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Mainstream, VOL LIII No 33 New Delhi August 8, 2015

Historic Naga Deal Explained: this could end India’s Longest Insurgency

Saturday 8 August 2015

by Bharat Bhushan

The historic peace accord with the National Socialist Council of Nagaland (Isak-Muivah), signed on August 3, 2015, has been a long time coming.

It was expected that the agreement would be announced in a few months’ time. What seems to have hastened it is the indisposition of the chairman of the NSCN (IM), Isak Chishi Swu. He is in a hospital in the Capital, reportedly with multiple organ failure. He is supposed to have signed the agreement while in a wheelchair.

Framework put in Place

This is only a framework agreement. The details of the accord are yet to be fleshed out. It is likely to be followed by more detailed agreements and negotiations.

Had the framework agreement not been Signed now, a new chairman in place of Isak Swu would have to be elected.

Like Swu, he would have to be a Sema from Nagaland, to show Naga unity across States. Thuingaleng Muivah, the General Secretary of NSCN (IM), is a Naga from Manipur.

While that would not be a difficult task to accomplish, it would certainly be time-consuming. It is widely believed that Q. Tuccu, a member of the NSCN (IM)’s collective leadership, fits the bill perfectly and would have been the front-runner among other Semas in the organisation—like A.Z. Jami, Vikiye Awomi and Tongmath Wangnao—to take Swu’s place.

However, the internal consultative and consent generating processes that the NSCN (IM) would have to undertake have been shortened by putting a framework agreement in place while Swu is still alive.

A grim-looking Muivah, who signed the framework agreement, may have also done so as a special gesture to his ailing long-term friend and comrade. This way, Swu’s ambition of bringing honourable peace to the Nagas in his lifetime will also be achieved.

Some of the international legal and constit-utional experts advising the Naga leaders are scheduled to be in Delhi later this month.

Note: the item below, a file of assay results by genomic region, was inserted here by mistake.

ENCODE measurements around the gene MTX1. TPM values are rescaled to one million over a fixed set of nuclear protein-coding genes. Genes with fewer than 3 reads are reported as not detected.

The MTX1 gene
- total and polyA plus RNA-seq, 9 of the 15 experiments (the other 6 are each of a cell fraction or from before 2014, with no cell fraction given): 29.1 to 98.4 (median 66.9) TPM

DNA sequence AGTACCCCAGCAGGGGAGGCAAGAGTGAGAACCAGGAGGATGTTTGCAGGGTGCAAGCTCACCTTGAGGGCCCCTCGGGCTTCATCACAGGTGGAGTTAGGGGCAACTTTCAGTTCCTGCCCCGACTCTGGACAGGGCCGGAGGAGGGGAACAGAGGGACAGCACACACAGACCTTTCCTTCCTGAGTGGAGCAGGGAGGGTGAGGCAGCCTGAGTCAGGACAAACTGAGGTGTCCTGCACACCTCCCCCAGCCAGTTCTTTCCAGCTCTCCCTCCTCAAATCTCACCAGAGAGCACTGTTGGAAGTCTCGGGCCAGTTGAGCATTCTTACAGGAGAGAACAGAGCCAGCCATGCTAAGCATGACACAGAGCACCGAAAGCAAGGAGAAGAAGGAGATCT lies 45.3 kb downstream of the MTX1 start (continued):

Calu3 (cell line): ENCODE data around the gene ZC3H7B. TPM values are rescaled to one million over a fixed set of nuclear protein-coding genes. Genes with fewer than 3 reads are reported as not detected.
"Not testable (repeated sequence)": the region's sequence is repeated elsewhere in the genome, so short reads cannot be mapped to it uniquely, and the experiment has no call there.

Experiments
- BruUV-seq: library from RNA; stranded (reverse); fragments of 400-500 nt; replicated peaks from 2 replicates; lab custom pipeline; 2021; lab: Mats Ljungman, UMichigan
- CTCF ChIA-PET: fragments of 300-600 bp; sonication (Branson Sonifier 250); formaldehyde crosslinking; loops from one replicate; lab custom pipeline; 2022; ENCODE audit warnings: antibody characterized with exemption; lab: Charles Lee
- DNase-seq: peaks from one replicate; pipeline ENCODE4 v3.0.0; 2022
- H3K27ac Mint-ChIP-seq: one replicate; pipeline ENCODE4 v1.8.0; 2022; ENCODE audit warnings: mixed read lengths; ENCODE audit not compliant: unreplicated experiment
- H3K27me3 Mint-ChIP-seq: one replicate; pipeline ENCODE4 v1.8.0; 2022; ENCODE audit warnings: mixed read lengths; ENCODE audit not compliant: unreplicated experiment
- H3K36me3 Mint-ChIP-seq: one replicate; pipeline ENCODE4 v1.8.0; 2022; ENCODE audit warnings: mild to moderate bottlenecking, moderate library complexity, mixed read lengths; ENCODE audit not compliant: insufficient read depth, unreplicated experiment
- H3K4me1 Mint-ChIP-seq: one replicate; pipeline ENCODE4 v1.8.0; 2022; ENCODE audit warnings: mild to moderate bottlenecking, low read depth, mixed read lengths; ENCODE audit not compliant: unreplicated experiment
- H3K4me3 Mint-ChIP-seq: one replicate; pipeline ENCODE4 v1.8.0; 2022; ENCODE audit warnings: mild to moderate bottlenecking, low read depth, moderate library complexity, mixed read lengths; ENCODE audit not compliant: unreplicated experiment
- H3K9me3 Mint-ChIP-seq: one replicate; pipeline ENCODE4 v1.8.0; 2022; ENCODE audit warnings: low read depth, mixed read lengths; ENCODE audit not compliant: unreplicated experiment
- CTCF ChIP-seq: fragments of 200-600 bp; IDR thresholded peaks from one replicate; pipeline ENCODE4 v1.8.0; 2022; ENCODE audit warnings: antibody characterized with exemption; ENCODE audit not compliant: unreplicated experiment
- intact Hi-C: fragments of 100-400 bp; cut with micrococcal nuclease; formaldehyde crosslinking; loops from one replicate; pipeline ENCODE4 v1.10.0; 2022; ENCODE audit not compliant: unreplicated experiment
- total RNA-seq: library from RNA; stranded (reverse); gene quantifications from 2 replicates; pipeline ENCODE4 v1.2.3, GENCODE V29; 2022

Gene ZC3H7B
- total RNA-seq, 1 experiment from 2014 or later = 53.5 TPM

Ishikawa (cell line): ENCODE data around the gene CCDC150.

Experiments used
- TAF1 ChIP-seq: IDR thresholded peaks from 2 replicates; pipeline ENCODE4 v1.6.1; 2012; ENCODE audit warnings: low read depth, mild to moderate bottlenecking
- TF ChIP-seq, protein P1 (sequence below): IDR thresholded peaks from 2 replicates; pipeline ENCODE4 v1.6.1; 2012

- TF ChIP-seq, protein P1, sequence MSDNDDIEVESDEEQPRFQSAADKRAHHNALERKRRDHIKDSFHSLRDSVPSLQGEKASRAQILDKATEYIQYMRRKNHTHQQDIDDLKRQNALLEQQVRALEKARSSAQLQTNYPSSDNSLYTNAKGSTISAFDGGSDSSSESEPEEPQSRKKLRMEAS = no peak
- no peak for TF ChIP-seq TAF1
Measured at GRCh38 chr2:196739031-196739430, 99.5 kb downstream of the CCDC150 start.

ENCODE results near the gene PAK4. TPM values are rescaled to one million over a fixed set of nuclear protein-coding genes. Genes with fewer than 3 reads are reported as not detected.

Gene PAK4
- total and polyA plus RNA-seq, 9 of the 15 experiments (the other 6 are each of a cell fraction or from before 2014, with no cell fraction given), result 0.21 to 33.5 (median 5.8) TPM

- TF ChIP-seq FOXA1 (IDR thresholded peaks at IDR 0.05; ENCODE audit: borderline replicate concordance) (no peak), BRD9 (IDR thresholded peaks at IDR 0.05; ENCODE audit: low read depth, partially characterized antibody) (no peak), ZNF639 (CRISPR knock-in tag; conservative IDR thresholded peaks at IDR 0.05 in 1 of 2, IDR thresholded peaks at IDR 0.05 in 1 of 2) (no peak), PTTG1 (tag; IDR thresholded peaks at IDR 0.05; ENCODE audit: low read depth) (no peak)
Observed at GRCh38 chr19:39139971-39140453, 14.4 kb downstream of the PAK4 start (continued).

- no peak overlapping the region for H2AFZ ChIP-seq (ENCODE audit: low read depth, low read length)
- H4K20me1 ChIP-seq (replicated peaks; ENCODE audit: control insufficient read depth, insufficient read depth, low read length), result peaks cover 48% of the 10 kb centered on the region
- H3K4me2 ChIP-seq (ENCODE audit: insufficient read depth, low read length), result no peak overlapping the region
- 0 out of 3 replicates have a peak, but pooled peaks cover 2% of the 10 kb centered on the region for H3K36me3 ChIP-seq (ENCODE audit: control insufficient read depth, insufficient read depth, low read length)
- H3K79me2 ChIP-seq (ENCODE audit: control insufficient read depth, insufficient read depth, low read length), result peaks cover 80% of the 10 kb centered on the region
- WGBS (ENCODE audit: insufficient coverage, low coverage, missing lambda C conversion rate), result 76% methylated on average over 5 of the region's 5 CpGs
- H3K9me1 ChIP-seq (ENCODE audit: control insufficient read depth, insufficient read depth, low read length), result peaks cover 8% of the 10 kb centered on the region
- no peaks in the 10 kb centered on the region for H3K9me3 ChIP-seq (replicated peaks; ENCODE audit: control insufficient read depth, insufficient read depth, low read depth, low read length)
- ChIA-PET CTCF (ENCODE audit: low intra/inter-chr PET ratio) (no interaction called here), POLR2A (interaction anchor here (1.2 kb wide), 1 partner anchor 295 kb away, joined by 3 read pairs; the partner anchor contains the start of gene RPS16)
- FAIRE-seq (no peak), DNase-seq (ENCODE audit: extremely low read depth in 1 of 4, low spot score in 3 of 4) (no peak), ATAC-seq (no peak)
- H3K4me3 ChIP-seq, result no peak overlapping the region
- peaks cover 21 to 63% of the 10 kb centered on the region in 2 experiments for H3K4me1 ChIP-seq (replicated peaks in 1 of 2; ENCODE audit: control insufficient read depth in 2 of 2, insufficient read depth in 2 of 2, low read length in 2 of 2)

They include, among others, Michael von valt Praag, a professor of international law at the Golden Gate University in San Francisco; Yash Ghai, an Indian-origin Kenyan academic of Constitutional Law; and Anthony Reagan, Professor of Law at the Australian National University.

They have been helping the NSCN (IM) work out the details of the relationship between the Nagas and the Centre.

The Root of the Problem

The crux of resolving the Naga problem has been their position that they were not a part of India either by conquest, consent or accession.

The Nagas had declared their independence a day earlier than India, on August 14, 1947.

The initial position of the Naga leaders was thus for complete sovereignty and independence from India. When this was not acceptable to the leaders of independent India, the Nagas boycotted the first general election of India in 1952 and launched an armed insurgency.

Although Prime Minister Jawaharlal Nehru advocated effective military action against the Naga insurgents, he did not propose a “military solution”, contrary to modern Naga folklore.

Since then, several attempts to negotiate with the Nagas have failed. Some were rejected outright by the underground Naga insurgents, and others were so insincere that they were not worth the paper they were written on.